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Selbix Chuck Advice

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Duiker

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Hi All,

I've not been around for a while but I'm back at the lathe once more!

At the moment I am using a Selbix chuck for most of my work and have found it to be generally very good.

I'm now looking for a set of extendable jaws (for gripping "finished work") but cant seem to find any. You know the things with rubber grippers for holding bowls etc so that the chuck marks can be removed and finished? Even the Selbix site doesn't have them?

Can anyone suggest where I can find such a beast? If not I guess I will be buying a new chuck!
Cheers,

Mick
 

trevtheturner

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Hi Mick,

Good to see you back with us!

Most chuck manufacturers include Cole jaws (the big things with the rubber buttons) in their range of accessories. However, these will not normally be interchangeable between makes of chuck. I have no knowledge of the Selbix chuck, so do not know whether they are available for it.

Assuming that you have a faceplate, to save the expense of buying an additional chuck, if you don't want one for any other reason, you could make yourself a 'doughnut chuck'. See here:

http://woodturningonline.com/assets/tur ... tChuck.pdf

Cheers,

Trev.
 

Argee

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If your chuck looks like this Mike, then I'd say "Yes," providing you've got the accessory jaws as in the picture (the ones onto which the Cole chuck plates will fit). I would imagine that Selbix are going to make their accessory jaws to the industry standard dimensions in order to give users most flexibility. However, I've not seen or handled a Selbix chuck, so it might be worth a call to Axminster's technical bods, who are usually very good.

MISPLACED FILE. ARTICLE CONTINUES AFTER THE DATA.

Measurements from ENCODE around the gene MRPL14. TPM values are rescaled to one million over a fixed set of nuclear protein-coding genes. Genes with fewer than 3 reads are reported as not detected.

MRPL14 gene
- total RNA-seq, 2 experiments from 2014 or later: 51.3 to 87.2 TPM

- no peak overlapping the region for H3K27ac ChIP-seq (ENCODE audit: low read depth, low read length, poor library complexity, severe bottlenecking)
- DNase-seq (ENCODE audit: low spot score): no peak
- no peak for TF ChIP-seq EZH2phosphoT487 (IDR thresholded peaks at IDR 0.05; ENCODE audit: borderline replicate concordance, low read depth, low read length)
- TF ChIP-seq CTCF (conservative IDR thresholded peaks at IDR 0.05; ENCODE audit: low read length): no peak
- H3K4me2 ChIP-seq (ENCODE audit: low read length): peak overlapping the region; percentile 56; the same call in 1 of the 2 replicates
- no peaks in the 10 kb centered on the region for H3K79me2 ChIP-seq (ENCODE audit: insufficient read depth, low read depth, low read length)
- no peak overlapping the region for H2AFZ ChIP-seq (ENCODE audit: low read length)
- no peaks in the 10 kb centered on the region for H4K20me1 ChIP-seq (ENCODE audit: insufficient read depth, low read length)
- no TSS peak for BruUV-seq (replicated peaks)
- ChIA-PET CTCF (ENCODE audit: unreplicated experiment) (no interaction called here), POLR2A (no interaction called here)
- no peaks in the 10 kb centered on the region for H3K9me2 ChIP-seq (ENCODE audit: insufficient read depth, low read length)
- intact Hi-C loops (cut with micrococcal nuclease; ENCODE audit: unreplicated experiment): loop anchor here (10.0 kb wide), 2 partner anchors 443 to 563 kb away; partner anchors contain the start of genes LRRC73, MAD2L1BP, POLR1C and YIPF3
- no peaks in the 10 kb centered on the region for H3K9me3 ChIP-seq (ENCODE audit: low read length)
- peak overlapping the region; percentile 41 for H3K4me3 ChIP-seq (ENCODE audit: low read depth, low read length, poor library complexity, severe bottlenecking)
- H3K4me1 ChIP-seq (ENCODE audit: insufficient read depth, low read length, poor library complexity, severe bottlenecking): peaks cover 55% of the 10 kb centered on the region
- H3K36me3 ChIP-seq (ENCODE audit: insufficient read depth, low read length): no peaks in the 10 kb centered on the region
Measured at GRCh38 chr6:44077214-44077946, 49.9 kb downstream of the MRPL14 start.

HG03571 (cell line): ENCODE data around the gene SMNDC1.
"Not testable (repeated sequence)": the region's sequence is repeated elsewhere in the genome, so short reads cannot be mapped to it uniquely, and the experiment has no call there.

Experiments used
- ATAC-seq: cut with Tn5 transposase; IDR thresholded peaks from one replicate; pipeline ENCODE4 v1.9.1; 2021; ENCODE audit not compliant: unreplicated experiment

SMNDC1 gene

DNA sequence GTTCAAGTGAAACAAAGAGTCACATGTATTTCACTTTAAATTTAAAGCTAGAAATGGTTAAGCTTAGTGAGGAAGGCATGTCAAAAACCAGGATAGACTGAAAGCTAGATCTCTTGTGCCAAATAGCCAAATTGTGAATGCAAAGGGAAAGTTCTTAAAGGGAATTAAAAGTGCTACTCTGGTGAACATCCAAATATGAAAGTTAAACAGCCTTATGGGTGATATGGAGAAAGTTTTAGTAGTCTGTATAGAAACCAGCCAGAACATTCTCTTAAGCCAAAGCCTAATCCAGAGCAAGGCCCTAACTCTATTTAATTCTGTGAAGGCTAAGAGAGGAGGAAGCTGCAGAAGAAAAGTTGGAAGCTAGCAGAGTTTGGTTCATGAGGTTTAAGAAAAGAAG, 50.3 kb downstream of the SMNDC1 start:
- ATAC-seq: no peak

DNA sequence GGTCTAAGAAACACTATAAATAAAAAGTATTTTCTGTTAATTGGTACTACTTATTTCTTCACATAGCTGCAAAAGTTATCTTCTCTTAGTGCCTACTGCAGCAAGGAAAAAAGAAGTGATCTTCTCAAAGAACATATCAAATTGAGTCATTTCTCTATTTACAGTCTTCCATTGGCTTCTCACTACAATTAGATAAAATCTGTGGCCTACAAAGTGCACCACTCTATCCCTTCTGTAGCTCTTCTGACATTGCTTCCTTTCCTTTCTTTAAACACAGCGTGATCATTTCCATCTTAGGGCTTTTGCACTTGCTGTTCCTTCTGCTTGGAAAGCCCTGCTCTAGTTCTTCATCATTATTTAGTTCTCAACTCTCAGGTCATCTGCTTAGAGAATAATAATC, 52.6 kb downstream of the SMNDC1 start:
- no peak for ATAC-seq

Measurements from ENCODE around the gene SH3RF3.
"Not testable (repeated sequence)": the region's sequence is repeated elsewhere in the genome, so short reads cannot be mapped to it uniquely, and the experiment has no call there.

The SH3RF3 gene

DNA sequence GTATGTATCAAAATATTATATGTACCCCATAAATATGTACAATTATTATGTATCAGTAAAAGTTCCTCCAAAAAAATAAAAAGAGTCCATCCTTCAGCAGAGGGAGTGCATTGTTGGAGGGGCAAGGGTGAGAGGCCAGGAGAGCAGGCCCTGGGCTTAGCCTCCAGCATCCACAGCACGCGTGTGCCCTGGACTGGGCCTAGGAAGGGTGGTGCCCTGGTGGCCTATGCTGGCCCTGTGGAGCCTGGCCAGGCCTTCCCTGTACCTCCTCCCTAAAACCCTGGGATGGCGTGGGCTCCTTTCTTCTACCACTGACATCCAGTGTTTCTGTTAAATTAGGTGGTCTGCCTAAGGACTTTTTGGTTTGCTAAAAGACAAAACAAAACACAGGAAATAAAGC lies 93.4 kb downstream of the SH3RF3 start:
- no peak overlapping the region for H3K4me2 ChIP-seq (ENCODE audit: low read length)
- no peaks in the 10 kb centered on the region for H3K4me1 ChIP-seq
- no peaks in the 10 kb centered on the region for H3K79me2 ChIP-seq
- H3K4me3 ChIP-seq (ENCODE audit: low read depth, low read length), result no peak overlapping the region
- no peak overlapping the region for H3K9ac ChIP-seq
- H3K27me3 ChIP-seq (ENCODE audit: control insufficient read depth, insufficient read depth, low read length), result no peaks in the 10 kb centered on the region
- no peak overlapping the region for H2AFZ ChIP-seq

This site has a contact e-mail address and the author seems to have quite a bit of Selbix kit - he would probably also be worth an e-mail. HTH :)

Ray.
 

turnerbc

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I have had a selbix chuck for many years but they never made 'cole type' jaws and having tried 'Axminster ' jaws they don't fit. I have recently e-mailed Selbix about their lathes and have had no reply.
I suspect they may have stopped selling lathes and chucks. Toolpost now sell a chuck which will take a variety of other companies jaws see http://www.toolpost.co.uk/system/index.html

I also have a Vicmarc chuck which is excellent and is identical to the Record and the jaws are interchangeable. There are 2 sizes of cole jaws for these chucks.
 

geoff_tulip

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as an alternative to the cole jams have you thought of using a jam chuck along with the tailstock - it doesnt cost anything is more adaptable and i have found it to be very trouble free to use. simply attach a scrap onto a faceplate or scroll chuck - turn a suitable taper on the edge - jam your bowl on with the tailstock and turn away - it will leave a very small piece where the tailstock contacts - which can be taken off by hand at the end.
 

Duiker

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Hi Argee, That is my chuck but I am afraid that turnerbc could be correct.